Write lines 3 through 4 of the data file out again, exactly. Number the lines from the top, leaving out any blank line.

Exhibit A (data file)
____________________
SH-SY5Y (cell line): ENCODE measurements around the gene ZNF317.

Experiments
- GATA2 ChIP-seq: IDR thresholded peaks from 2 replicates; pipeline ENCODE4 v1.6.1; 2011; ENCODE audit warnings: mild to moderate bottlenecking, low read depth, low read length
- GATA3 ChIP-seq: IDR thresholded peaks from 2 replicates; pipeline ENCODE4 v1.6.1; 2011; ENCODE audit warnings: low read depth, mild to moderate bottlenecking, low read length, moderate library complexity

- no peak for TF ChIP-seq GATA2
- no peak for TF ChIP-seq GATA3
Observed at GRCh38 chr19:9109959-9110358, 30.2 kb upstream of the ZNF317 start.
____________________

- GATA2 ChIP-seq: IDR thresholded peaks from 2 replicates; pipeline ENCODE4 v1.6.1; 2011; ENCODE audit warnings: mild to moderate bottlenecking, low read depth, low read length
- GATA3 ChIP-seq: IDR thresholded peaks from 2 replicates; pipeline ENCODE4 v1.6.1; 2011; ENCODE audit warnings: low read depth, mild to moderate bottlenecking, low read length, moderate library complexity